1 REGULATORY COMPLIANCE Finance Executives Call for Optimizing Processes and Systems A report prepared by CFO Research Services in Collaboration with Oracle Corporation
2 REGULATORY COMPLIANCE Finance Executives Call for Optimizing Processes and Systems A report prepared by CFO Research Services in Collaboration with Oracle Corporation
3 CFO Research Services and Oracle Corporation developed the hypotheses for this research jointly. Oracle funded the research and the publication of our findings, and we would like to acknowledge the members of the Oracle team Deborah Hamilton, Lane Leskela, Michelle Seay, and Eric Orton for their contributions and support. At CFO Research Services, Sam Knox conducted the research and wrote the report. Regulatory Compliance Finance Executives Call for Optimizing Processes and Systems is published by CFO Publishing Corp., 253 Summer Street, Boston, MA Please direct inquiries to Lisa Nelson at (617) , ext. 249 or CFO Research Services is the sponsored research group within CFO Publishing Corporation, which produces CFO magazine in the United States, Europe, Asia, and China. CFO Publishing is part of The Economist Group. November 2005 Copyright 2005 CFO Publishing Corp., which is solely responsible for its content. All rights reserved. No part of this report may be reproduced, stored in a retrieval system, or transmitted in any form, by any means, without written permission.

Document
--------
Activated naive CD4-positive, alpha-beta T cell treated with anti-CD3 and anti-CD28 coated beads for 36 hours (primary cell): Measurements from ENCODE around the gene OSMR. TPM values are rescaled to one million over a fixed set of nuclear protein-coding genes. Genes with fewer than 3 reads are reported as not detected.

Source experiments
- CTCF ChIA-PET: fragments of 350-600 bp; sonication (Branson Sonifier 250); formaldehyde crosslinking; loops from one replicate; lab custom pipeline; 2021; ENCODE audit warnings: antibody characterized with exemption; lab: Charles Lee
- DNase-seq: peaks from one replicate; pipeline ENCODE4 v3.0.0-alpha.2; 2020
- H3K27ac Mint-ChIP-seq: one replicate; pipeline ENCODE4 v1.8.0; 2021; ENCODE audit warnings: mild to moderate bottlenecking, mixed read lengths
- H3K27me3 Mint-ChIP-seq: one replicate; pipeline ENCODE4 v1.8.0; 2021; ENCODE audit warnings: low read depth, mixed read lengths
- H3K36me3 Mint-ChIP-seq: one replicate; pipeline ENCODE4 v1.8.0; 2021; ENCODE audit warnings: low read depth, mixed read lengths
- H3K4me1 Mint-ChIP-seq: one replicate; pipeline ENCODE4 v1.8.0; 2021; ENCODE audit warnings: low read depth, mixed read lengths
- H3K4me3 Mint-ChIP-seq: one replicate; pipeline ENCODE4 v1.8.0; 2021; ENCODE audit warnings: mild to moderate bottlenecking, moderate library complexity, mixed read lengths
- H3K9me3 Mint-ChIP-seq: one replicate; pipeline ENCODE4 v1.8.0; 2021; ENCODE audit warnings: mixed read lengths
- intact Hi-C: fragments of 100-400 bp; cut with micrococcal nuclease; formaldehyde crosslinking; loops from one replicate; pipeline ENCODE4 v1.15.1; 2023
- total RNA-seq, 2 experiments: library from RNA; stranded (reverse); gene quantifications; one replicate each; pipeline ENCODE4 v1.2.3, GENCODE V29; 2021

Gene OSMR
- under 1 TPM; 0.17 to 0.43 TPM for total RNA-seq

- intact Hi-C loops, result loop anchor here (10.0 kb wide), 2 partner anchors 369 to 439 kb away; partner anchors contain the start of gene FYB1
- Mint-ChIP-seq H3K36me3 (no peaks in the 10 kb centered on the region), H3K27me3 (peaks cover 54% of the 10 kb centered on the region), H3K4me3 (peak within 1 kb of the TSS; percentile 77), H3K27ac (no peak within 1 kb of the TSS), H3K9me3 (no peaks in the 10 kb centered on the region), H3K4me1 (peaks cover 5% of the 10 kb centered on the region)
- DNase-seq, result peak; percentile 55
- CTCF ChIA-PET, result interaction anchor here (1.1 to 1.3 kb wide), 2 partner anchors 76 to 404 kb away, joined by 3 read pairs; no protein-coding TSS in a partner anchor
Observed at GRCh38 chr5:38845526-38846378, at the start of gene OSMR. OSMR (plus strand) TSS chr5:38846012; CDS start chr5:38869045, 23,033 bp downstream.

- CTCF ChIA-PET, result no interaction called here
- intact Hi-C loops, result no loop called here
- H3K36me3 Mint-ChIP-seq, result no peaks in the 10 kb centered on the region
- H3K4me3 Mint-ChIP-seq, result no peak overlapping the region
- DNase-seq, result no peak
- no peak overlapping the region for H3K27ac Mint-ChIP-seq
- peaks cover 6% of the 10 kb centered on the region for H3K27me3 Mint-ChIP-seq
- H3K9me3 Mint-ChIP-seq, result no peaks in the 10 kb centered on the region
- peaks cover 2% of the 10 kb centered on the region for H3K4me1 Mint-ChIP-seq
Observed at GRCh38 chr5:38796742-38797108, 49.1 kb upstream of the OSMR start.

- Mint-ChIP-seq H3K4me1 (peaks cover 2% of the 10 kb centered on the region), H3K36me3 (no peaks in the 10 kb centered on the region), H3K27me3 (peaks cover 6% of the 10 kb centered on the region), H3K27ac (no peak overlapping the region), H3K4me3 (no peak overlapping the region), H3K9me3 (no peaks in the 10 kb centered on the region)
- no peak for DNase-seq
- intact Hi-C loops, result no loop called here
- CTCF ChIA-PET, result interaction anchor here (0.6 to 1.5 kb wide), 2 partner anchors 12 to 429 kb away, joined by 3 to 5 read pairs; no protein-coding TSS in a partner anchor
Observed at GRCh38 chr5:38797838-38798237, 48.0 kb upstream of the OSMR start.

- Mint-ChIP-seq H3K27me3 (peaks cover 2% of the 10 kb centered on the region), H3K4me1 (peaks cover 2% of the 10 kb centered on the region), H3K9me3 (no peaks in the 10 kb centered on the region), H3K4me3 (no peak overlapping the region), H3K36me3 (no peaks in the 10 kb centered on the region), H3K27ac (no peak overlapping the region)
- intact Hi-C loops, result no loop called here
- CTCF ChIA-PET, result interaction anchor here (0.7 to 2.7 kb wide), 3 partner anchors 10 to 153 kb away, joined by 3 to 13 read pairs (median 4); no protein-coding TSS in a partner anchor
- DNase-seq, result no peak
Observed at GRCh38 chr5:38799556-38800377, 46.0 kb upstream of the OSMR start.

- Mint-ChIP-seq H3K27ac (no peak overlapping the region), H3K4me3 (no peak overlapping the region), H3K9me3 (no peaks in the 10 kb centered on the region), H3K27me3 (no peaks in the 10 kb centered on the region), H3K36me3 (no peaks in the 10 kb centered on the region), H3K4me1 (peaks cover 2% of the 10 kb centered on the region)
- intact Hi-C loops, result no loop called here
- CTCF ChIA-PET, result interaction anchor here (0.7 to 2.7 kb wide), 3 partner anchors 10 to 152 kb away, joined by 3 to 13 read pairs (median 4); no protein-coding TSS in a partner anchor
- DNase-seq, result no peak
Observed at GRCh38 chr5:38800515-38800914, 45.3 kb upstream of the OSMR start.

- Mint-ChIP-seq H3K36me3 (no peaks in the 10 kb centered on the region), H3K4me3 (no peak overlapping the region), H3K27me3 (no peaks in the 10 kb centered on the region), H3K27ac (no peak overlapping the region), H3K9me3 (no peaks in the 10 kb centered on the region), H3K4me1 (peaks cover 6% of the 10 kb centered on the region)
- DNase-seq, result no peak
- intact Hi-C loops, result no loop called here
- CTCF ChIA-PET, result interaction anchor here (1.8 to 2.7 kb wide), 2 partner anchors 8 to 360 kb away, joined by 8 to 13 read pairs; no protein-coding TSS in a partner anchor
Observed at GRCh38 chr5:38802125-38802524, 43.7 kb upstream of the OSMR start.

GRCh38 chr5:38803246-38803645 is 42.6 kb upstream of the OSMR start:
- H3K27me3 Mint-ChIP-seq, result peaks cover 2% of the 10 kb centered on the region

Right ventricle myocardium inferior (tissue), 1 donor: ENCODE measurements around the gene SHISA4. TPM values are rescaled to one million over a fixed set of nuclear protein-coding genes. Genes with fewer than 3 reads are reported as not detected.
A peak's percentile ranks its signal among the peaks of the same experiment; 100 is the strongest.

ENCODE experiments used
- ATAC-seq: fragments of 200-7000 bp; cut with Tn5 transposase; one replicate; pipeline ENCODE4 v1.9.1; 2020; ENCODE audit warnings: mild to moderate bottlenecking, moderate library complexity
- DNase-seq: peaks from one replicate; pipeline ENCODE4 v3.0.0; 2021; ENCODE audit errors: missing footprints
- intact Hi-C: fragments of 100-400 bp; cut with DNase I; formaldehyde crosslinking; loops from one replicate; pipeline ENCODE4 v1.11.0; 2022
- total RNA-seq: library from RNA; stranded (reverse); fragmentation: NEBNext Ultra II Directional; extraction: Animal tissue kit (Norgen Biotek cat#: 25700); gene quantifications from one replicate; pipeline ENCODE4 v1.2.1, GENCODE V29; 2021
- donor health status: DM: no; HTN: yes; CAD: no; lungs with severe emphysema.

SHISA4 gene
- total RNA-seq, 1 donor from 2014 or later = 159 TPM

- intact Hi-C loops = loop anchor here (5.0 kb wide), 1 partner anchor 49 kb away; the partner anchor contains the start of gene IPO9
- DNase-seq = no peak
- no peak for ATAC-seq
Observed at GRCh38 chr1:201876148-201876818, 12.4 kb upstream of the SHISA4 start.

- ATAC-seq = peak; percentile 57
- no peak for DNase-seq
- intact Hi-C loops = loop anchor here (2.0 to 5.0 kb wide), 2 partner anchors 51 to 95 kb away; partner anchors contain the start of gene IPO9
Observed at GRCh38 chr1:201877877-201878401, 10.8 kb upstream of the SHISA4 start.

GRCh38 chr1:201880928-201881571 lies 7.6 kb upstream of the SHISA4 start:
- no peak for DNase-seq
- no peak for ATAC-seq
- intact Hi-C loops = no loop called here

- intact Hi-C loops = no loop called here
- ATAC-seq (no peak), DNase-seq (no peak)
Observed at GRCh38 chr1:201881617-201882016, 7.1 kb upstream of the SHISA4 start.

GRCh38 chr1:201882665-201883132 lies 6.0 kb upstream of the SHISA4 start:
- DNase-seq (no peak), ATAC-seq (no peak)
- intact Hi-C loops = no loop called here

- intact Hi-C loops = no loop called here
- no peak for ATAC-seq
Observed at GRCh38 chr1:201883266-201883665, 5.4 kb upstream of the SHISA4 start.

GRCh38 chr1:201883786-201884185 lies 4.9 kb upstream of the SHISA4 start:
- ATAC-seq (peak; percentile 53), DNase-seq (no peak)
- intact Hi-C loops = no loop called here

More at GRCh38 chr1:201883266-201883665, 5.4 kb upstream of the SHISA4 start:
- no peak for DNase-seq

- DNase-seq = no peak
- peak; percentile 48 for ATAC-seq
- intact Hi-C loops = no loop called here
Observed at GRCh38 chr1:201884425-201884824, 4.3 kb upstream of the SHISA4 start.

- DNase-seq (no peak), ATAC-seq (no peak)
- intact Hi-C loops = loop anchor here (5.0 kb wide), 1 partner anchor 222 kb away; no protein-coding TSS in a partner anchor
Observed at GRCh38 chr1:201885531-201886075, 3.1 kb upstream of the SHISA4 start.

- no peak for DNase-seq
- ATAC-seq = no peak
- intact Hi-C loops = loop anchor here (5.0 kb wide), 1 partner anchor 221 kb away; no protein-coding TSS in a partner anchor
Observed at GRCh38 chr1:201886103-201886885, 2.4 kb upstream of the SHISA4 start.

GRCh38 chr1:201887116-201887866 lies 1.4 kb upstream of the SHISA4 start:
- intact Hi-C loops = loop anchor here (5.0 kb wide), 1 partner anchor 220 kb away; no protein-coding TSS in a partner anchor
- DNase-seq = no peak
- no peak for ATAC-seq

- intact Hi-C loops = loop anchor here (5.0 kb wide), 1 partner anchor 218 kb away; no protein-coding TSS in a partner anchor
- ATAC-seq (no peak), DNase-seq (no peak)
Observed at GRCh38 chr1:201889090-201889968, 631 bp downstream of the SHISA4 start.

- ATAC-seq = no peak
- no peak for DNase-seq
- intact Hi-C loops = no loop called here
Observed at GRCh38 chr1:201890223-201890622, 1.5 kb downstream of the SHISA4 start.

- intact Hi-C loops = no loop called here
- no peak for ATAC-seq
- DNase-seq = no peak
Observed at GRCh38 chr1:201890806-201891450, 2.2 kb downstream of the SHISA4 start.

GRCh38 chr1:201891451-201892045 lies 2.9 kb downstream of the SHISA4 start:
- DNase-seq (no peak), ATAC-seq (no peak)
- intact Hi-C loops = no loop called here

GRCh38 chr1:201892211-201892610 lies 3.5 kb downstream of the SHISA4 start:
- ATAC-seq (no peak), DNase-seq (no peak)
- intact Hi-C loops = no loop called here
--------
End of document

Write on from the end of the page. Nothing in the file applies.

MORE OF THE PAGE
4 3 About this Report U.S. companies have had to comply with international trade, federal, and state regulatory requirements for generations. But the combination of new regulations such as the Sarbanes-Oxley Act of 2002 and closer scrutiny from investors and boards of directors have made complying with regulation a more costly, higher profile activity for companies and one that poses substantial downside risk to companies and to their senior executives. Advances in information technology and in the interdependencies among companies have made computerized information about business activities a primary source for demonstrating compliance with government regulation. As a result, regulatory compliance is an increasingly visible, data-intensive, and costly management function that requires collaboration among business units, IT, and finance functions. Now, as most companies have passed through the first year of Sarbanes-Oxley compliance, senior managers are taking a closer look at their broad compliance activities, asking questions like, who within this organization should lead compliance efforts? Is this company well positioned to meet not just Sarbanes-Oxley requirements but also the broad combination of other regimens that we face? What is the optimal technology strategy for gathering and analyzing information for compliance? Among the top-line findings of this research are the following points: Finance executives see their function as playing a leadership role in complying with a broad array of regulations. Finance executives call for improving their existing ERP systems and processes that support regulatory compliance efforts, and show less enthusiasm for new classes of technology. Although most companies say they have invested appropriately, finance executives say they will continue to invest in process improvement and technology optimization. Companies that have adopted a single enterprise resource planning application say they are more readily able to comply with regulations and that they derive greater business benefit from their compliance efforts. With these questions in mind, we sought in this study to explore how finance executives view their role in regulatory compliance, to gauge their overall satisfaction with their compliance capabilities, and to examine their investment priorities for compliance-related activities. To do so, we executed an electronic survey to readers of CFO magazine in October 2005 and gathered 185 responses from senior finance executives, the majority of whom work for U.S. companies with annual revenue of more than $500 million. Nearly all respondents have senior finance titles such as CFO, vice president or director of finance, or controller. Respondents come from a broad cross-section of industries in the U.S. economy, with industrial manufacturing, financial services, high technology, and health care companies particularly well represented. One-third of respondents say their companies have a standardized ERP platform that is, they have adopted an enterprise-wide solution from a single vendor. The other two-thirds of respondents report a combination of heterogeneous ERP platforms or none at all. November CFO Publishing Corp.